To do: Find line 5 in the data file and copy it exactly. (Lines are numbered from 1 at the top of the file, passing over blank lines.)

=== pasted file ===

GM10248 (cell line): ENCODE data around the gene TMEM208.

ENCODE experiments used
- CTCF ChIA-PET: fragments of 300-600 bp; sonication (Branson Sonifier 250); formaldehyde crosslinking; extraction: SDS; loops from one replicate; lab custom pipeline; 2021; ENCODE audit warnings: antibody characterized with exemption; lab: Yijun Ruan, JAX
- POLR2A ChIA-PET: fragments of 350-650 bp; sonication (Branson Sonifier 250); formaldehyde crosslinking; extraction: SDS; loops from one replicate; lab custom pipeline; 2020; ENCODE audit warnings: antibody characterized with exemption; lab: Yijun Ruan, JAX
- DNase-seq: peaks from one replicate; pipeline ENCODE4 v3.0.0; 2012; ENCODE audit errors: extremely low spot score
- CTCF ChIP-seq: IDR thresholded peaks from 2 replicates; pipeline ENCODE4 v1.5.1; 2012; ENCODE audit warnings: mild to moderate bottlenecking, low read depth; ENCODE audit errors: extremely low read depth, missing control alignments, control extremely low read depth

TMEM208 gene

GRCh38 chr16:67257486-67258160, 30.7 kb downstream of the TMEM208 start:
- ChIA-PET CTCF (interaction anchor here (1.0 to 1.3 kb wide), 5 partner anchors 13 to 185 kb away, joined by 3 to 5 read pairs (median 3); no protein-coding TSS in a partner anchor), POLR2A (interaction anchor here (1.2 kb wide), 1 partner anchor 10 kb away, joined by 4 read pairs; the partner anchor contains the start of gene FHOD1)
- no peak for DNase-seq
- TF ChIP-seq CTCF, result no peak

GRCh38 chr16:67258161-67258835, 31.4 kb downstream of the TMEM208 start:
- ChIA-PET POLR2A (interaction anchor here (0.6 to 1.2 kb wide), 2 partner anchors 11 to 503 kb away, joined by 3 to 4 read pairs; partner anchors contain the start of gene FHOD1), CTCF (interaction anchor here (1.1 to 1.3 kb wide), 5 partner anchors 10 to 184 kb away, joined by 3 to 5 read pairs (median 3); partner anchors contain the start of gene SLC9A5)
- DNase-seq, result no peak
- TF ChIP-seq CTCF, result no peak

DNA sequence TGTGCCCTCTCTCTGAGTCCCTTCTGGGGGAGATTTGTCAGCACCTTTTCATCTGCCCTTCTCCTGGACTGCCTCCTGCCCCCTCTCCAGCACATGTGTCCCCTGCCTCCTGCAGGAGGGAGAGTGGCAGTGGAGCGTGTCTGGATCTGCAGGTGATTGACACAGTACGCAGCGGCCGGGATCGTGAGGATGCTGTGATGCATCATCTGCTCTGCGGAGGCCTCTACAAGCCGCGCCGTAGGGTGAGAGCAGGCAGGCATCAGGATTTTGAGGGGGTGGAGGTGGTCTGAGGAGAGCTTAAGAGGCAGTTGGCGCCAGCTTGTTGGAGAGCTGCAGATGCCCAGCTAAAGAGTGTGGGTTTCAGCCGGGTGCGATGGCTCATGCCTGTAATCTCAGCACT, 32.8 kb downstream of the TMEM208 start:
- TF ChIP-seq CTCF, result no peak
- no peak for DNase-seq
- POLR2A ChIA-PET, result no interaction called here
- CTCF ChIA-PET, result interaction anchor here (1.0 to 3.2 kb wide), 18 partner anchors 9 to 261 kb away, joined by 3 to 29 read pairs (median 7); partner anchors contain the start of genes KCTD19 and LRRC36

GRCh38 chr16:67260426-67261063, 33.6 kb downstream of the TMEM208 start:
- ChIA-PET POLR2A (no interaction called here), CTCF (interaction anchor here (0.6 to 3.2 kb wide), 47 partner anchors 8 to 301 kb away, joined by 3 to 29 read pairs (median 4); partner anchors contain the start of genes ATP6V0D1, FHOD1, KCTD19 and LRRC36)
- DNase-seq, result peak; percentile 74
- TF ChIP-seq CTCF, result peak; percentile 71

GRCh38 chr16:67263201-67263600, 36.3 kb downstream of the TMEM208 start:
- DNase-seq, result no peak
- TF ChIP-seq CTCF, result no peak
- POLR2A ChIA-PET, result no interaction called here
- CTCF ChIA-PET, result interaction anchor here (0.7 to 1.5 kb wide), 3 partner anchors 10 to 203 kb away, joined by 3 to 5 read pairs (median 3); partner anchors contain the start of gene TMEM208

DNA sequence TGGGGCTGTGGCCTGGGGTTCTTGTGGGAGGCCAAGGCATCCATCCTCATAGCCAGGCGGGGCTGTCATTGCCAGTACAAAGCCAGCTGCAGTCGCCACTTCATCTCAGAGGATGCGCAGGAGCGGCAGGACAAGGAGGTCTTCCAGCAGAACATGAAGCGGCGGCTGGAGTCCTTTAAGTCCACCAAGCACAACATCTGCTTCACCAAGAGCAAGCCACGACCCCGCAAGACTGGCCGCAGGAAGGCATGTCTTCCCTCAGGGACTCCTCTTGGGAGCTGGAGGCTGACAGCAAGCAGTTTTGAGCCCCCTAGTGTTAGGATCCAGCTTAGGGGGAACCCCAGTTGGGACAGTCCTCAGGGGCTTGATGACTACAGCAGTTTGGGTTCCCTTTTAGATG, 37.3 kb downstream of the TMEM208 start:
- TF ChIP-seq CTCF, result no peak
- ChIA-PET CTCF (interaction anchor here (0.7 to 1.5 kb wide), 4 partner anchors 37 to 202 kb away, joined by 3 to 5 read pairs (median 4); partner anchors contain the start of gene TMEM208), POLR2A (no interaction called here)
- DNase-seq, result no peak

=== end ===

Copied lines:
- DNase-seq: peaks from one replicate; pipeline ENCODE4 v3.0.0; 2012; ENCODE audit errors: extremely low spot score